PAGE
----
WHAT IT FEELS LIKE TO
AT first you think it will be glamorous. The excitement of working in a prestigious shop like John Lewis; getting a name badge on the first day and, of course, the 25% discount. But in the run-up to Christmas I began to progress into a permanently flustered version of my former self.
My typical mode of transport became jogging more often than walking – in order to try to satisfy the constant stream of customers needing help. If one customer asked you to get them something, you would be sure to have another four stop you on your way. You have to keep everything they say in your head, then try to balance it all in your arms while negotiating your way back from the stock room. I have dropped shoe boxes more times than I care to remember – one falling right on to the foot of a customer.
Most customers are fine but some seem to undergo a Jekyll-and-Hyde transformation as soon as they begin their Christmas shopping. While they are probably perfectly pleasant in normal circumstances, the start of December seems to bring a panic into their eyes and a tight set to their mouth. I have served on the tills and watched the irritation grow among those in a long queue: the foot tapping, the sighing and the frequent dirty looks in your direction. It’s hard to strike a balance between giving good customer service and hurrying along those at the till so you can get to the next person.
Only once did I come close to crying. It was the Saturday before Christmas, and a well-to-do lady came in looking for Ugg boots. When I politely told her we had none left in the size she wanted, she started screaming at me, telling me the store was a disgrace and she couldn’t believe I was allowed to work there. All the customers turned to look and I had to go and stand in the back to pull myself together. I tried to tell myself it was nothing personal, but it was hard to be impervious while her eyes were bulging and she was jabbing her finger in my face.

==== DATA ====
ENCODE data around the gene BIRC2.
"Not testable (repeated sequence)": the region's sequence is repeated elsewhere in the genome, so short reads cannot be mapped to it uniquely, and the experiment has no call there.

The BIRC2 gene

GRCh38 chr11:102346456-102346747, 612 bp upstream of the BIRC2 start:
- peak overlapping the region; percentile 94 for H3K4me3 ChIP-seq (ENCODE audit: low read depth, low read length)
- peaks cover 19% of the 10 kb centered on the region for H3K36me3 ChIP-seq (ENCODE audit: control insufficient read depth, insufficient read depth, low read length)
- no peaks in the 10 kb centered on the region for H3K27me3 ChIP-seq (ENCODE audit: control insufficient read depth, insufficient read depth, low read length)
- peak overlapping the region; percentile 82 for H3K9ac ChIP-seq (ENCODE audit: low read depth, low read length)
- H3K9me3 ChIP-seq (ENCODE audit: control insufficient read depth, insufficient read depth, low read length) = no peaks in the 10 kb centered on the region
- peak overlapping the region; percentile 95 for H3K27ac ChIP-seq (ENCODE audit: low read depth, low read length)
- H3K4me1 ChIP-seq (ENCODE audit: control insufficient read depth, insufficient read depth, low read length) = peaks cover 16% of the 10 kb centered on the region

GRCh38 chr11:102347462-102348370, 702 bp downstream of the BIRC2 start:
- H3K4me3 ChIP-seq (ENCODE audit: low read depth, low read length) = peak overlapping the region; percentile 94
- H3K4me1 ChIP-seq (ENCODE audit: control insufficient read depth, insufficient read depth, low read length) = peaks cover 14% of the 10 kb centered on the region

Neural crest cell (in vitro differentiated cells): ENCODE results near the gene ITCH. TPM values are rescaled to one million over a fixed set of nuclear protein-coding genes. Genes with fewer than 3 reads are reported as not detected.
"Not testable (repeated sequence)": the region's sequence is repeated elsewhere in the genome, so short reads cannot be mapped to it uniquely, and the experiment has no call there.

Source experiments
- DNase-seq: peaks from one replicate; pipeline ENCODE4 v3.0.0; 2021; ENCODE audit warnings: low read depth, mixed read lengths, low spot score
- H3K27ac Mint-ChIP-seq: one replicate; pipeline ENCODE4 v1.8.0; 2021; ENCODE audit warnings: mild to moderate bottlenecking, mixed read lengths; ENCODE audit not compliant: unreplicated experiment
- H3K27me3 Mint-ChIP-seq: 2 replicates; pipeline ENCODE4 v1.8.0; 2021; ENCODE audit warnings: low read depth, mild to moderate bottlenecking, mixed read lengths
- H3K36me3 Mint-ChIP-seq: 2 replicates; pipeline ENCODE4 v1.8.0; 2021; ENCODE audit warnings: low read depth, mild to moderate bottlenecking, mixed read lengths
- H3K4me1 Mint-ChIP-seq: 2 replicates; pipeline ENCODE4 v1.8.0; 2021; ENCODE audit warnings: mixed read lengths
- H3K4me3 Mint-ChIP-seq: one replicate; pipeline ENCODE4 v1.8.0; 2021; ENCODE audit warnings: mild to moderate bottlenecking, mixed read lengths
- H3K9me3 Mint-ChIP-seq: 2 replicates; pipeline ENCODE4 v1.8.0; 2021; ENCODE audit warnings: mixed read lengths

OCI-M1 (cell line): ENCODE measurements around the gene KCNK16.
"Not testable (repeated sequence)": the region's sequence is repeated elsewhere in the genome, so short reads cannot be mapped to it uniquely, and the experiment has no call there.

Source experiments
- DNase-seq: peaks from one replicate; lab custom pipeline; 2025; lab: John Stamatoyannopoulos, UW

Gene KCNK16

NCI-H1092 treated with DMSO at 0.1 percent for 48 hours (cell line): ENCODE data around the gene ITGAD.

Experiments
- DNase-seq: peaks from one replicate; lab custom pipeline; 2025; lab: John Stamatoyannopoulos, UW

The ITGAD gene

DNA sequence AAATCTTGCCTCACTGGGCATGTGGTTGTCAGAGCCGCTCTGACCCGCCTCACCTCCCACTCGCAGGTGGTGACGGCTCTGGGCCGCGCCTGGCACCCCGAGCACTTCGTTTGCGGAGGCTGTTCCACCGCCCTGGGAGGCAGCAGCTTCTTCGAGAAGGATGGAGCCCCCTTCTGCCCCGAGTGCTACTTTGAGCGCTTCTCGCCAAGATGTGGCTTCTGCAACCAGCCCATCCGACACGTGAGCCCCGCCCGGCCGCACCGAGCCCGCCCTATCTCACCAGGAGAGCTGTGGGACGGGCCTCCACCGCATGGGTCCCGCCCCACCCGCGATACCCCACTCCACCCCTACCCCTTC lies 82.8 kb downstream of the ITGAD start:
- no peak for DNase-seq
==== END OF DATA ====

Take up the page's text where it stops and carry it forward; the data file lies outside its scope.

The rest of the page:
Sometimes I think shoppers forget they are dealing with actual people and treat them as an extension of the company – and an easy target for them to take their frustrations out on. I know it is stress that causes people to act that way but it would be nice if they could try to spread a bit of festive cheer. As a shopper myself, I have seen that retail workers can
also be rude, but if someone is nice to me I always try to be friendly in return.
That’s not to say there weren’t good points. Working at Christmas you were at least kept busy: it was better than during the summer when the shop was deserted and the days would drag. Even among all the panicking, there was a buzz in the air around Christmas time that could be infectious. But above all, it was my colleagues that kept me going: sharing a joke, offering encouragement and providing a sense of team spirit. They could make even the worst days better.